So, is this what happens when an author falls in love with his main character?
Oh, I'm not really suggesting anything about RPSuch (aka Peter Schulman) and his feelings for Ashley Fine, the young female first-person narrator of "Revenge of the Nerd." Any reader is likely to find her amazing and totally charming. But this was once a short and intriguing piece of erotica; in its new form, it's an 80+ chapter romance that smacks of wish fulfillment, the ultimate modern fairy tale for someone from the Philadelphia Jewish community. Not that there's anything wrong with that.
The question is whether or not it's better, for all the additional material. The earlier version is incarnated here as the first 11 chapters, a tale of a beautiful young woman of privilege, who accepts her ability to manipulate and use people through her beauty and poise as her natural right. She finds herself knocked off her bearings by a young man who both opens her up sexually and shows her how much more she can be as a person; only later does she realize that he's someone from her past.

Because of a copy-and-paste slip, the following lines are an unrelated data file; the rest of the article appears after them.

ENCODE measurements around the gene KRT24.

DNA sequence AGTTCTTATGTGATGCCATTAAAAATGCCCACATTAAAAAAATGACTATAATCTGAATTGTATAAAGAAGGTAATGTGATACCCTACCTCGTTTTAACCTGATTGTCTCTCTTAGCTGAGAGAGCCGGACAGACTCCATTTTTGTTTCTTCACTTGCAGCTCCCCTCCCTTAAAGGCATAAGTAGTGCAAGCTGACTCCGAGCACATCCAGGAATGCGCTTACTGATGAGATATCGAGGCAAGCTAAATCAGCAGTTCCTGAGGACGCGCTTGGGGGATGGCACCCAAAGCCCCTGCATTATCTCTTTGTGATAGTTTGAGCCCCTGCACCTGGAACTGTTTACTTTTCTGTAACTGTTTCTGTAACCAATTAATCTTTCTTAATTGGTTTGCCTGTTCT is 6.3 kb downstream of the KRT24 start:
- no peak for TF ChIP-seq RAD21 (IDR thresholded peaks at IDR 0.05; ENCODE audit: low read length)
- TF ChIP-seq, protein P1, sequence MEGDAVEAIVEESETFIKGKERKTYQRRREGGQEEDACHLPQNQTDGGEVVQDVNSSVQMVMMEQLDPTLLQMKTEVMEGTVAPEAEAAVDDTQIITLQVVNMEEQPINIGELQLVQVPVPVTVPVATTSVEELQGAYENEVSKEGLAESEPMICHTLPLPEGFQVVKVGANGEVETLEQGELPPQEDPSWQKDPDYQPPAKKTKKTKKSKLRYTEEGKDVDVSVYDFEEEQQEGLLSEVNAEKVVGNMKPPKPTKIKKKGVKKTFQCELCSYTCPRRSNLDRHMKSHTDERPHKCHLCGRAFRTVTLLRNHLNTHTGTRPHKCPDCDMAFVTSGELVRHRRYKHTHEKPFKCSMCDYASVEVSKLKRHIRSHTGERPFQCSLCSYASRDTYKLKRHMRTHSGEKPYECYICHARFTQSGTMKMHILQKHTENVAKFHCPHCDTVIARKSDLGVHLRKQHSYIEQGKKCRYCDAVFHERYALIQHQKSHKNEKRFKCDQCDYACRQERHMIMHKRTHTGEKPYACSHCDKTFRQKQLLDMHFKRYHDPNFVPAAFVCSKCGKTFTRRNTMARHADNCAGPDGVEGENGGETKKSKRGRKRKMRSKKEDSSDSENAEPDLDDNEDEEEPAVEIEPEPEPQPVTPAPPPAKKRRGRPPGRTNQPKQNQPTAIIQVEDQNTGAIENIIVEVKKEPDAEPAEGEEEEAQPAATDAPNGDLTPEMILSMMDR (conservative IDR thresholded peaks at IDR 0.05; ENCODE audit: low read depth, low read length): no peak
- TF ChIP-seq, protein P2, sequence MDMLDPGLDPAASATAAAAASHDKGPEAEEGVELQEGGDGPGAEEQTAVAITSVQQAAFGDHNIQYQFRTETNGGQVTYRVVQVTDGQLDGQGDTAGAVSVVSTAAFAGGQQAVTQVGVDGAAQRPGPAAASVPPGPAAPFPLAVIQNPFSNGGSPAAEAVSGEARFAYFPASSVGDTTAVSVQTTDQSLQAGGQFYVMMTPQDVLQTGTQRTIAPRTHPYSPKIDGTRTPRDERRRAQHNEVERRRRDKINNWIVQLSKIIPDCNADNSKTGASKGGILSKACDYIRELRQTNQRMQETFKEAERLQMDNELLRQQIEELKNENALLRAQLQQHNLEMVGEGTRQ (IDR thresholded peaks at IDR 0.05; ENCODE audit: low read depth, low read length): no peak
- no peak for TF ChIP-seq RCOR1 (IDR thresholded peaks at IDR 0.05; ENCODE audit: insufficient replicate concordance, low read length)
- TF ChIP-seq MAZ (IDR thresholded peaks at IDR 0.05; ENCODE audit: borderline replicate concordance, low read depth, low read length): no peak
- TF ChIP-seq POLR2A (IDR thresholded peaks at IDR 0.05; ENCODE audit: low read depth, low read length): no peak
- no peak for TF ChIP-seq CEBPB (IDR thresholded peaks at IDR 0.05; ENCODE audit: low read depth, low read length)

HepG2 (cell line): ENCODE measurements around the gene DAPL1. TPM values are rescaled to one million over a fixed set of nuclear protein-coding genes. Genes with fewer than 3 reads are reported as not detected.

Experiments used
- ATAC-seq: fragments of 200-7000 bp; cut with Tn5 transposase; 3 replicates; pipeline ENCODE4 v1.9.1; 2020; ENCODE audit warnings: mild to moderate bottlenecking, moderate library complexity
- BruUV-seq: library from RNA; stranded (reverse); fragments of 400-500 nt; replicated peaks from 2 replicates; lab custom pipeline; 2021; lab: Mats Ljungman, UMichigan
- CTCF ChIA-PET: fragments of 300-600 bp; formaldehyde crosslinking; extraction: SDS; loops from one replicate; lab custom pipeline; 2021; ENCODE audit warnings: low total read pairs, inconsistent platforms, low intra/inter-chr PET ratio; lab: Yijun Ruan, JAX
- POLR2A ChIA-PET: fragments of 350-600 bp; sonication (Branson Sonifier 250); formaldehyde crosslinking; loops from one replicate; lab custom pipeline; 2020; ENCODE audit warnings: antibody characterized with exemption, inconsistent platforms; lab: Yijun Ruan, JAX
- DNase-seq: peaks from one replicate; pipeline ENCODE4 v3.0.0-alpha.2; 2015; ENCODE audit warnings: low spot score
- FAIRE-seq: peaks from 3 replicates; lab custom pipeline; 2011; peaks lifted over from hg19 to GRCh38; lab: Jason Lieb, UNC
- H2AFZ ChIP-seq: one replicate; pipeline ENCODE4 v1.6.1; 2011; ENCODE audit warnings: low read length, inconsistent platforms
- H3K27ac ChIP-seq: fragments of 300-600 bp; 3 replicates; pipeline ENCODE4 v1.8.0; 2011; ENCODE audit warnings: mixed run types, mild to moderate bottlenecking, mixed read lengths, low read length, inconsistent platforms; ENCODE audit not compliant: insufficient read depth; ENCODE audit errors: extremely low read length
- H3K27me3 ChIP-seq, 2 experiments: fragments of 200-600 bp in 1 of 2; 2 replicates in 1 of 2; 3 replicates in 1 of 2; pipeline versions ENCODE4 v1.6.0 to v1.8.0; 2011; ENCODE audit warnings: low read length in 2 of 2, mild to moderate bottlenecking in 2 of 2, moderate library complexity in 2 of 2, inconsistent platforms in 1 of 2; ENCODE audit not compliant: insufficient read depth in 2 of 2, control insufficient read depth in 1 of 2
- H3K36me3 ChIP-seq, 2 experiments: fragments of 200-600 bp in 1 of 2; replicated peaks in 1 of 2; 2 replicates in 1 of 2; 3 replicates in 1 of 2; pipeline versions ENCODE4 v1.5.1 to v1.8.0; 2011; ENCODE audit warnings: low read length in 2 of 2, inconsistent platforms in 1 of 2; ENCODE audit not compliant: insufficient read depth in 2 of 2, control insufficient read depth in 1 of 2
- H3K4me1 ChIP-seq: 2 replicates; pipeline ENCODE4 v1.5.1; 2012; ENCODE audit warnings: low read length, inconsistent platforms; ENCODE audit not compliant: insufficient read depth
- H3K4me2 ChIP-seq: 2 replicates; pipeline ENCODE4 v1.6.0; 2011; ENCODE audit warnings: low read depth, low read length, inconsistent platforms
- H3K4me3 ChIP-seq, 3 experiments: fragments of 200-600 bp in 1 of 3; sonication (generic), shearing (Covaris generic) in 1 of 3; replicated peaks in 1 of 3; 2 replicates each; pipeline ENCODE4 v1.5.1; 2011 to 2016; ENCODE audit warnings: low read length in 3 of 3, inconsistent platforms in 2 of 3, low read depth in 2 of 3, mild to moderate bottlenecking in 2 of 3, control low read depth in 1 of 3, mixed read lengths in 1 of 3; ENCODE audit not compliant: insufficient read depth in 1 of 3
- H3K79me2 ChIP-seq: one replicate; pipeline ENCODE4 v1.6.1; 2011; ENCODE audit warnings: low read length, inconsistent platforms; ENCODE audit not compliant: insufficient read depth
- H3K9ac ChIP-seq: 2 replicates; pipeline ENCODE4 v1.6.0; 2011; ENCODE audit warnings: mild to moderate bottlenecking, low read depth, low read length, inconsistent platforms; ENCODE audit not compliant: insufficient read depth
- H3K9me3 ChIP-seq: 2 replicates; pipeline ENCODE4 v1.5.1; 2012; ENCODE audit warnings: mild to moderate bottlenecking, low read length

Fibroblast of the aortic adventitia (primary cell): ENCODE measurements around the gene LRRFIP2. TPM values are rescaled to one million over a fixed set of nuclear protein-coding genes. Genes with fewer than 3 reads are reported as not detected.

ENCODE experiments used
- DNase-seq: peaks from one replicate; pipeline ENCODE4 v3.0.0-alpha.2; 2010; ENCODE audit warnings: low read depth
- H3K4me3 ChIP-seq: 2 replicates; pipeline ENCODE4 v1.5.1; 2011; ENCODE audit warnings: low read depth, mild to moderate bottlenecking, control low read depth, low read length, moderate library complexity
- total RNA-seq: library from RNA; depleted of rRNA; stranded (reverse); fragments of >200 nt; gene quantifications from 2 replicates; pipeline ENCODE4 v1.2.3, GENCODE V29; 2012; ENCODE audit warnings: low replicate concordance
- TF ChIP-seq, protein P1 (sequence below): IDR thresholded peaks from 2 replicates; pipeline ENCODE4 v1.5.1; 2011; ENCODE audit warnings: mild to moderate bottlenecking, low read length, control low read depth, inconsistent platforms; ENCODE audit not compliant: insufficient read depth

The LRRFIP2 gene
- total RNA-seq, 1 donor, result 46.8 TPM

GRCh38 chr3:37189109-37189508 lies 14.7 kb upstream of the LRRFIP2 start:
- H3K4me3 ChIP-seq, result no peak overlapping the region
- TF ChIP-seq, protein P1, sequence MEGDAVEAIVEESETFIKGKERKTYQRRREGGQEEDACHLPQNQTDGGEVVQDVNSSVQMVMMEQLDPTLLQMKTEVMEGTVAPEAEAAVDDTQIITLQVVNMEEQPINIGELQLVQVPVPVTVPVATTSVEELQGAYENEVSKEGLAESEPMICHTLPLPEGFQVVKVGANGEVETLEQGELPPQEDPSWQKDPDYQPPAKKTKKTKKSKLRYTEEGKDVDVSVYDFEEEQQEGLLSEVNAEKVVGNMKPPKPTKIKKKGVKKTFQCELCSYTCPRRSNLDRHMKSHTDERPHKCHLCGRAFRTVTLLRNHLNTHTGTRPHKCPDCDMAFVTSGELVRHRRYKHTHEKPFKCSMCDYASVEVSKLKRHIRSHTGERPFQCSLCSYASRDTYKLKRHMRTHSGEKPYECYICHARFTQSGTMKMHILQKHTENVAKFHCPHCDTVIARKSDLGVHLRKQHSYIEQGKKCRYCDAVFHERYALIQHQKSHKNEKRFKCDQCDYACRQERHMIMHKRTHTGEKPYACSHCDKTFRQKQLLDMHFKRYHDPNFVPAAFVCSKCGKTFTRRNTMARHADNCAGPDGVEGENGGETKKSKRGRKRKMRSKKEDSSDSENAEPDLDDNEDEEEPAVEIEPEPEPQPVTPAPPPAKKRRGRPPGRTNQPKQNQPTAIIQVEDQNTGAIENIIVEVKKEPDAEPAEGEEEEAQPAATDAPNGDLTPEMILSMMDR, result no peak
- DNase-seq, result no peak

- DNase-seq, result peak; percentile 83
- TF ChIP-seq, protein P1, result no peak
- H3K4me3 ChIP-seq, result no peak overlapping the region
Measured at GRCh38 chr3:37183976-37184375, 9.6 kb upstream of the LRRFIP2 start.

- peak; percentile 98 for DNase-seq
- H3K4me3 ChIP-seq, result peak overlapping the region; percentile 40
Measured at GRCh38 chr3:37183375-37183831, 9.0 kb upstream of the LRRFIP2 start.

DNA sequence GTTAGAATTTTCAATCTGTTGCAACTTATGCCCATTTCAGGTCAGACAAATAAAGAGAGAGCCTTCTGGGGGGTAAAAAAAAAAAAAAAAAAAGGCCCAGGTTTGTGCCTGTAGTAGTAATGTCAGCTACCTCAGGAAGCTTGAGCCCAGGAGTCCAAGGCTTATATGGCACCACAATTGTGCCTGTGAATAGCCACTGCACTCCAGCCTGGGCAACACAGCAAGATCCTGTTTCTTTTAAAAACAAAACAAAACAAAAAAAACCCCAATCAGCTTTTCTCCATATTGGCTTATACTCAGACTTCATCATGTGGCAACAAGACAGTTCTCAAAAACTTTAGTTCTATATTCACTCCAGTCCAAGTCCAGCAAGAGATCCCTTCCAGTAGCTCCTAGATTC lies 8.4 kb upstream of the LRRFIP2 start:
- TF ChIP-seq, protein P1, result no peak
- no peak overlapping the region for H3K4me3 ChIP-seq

The chapters that follow detail the rocky road that Ashley and her new love face to be together, both in terms of the acceptance of her family and her own growth. RPSuch is a fine writer, and he makes the journey enjoyable, through short chapters that are often self-contained, although one has the feeling that this works better as a serial. Now that it's all available to be read through, the story seems likely to drag a bit by the conclusion.
In the end, though, it's all about Ashley, and any reader can be forgiven for falling a little bit in love with her. RPSuch does make her take a step back in her development toward the end, in order to bring about the desired final showdown, and it does feel a bit forced. But it's all in the name of true love, so perhaps he can be forgiven.
For a story that was quite sexual in content in it's original form, there's so little in the newer material that it's unfair to rate the stroke factor at all. It's really more of a romance, anyway, and readers who enjoy that kind of story should definitely put this one in their queue.